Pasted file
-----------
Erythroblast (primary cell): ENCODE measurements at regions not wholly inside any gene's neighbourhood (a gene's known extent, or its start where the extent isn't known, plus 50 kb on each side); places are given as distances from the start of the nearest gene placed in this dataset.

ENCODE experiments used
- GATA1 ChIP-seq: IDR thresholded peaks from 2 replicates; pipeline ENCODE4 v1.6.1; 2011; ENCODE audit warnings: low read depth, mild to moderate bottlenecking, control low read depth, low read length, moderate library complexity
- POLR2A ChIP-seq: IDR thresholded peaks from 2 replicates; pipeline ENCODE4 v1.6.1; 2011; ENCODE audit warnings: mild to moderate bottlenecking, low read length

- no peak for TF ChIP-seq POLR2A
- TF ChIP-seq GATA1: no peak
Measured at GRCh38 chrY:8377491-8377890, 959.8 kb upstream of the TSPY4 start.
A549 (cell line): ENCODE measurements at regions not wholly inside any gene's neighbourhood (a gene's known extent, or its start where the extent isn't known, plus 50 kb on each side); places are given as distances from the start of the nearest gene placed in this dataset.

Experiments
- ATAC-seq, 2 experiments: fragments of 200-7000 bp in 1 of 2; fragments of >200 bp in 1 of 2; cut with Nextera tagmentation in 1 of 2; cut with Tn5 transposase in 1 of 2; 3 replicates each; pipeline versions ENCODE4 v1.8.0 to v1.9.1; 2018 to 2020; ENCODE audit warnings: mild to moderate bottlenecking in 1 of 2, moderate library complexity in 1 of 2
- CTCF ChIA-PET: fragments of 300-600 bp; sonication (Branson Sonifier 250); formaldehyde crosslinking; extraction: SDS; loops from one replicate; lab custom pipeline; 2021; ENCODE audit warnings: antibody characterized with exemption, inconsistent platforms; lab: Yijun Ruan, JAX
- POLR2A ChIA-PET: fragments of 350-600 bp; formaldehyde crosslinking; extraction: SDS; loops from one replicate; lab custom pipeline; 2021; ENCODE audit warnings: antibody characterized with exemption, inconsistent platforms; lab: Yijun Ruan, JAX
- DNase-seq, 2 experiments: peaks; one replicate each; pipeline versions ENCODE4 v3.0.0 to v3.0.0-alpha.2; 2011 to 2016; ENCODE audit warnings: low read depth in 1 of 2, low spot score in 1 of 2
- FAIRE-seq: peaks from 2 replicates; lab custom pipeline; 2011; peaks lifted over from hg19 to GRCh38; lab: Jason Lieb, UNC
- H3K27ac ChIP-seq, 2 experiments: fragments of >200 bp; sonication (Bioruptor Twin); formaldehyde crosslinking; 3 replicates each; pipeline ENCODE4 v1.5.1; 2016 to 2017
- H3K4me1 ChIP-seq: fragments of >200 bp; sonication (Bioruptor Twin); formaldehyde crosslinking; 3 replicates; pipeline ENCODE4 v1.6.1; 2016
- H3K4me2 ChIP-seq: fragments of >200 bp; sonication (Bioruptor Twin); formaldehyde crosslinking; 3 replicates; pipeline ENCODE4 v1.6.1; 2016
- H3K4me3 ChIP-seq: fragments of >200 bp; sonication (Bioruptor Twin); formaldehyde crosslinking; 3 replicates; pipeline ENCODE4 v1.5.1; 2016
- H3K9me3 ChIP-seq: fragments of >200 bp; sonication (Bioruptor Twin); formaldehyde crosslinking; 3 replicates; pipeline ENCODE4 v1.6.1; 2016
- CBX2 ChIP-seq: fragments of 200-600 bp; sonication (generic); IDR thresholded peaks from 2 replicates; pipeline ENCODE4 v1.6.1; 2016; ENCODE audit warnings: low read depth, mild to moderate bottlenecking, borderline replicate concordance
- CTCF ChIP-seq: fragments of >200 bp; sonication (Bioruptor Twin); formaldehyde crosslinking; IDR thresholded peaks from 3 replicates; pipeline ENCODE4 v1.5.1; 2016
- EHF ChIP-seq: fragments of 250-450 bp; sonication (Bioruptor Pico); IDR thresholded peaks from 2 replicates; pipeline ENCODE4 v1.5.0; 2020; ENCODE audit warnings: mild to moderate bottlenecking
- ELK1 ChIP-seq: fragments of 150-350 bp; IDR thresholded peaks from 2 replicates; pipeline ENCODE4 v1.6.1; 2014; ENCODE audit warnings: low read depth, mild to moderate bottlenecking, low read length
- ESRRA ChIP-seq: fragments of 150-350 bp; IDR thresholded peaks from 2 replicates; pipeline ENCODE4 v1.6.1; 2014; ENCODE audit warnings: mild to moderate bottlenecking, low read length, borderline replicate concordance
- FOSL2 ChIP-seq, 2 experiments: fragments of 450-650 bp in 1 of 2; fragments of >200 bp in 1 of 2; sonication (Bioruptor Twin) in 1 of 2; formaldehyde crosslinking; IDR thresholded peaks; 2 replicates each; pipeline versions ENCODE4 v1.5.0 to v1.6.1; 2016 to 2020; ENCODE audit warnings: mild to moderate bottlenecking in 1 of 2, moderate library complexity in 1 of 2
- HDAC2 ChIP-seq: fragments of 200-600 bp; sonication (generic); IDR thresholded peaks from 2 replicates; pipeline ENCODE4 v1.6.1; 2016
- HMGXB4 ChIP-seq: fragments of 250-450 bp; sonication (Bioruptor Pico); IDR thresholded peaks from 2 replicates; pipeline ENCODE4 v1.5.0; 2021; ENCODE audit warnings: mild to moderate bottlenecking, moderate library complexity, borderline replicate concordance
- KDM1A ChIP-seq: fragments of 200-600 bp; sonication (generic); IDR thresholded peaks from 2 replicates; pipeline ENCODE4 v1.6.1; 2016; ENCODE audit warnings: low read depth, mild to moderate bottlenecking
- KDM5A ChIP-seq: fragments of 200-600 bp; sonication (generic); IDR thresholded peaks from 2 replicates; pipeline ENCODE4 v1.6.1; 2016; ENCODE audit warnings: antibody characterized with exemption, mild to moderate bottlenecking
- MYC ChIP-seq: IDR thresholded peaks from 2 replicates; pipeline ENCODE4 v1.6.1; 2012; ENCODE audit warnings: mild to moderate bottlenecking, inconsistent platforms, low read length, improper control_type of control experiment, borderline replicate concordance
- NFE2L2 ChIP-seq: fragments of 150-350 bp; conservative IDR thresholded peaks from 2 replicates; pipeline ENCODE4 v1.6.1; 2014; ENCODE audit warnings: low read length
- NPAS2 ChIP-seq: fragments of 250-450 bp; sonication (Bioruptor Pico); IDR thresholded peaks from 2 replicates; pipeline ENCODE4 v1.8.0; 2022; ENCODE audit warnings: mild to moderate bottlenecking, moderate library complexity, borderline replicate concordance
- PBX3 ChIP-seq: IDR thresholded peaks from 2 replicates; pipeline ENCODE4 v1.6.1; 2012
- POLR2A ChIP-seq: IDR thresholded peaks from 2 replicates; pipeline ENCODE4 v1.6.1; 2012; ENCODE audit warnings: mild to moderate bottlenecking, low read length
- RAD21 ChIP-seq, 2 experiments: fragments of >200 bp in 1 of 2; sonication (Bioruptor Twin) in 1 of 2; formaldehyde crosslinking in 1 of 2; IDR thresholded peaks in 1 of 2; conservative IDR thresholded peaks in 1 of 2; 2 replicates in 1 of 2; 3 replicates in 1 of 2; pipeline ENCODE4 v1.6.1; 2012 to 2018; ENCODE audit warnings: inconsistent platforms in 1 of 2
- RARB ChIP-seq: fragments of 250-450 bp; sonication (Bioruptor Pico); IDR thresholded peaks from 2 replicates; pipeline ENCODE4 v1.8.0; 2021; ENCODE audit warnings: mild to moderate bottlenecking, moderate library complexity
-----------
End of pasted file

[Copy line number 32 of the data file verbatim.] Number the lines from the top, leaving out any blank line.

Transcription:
- NPAS2 ChIP-seq: fragments of 250-450 bp; sonication (Bioruptor Pico); IDR thresholded peaks from 2 replicates; pipeline ENCODE4 v1.8.0; 2022; ENCODE audit warnings: mild to moderate bottlenecking, moderate library complexity, borderline replicate concordance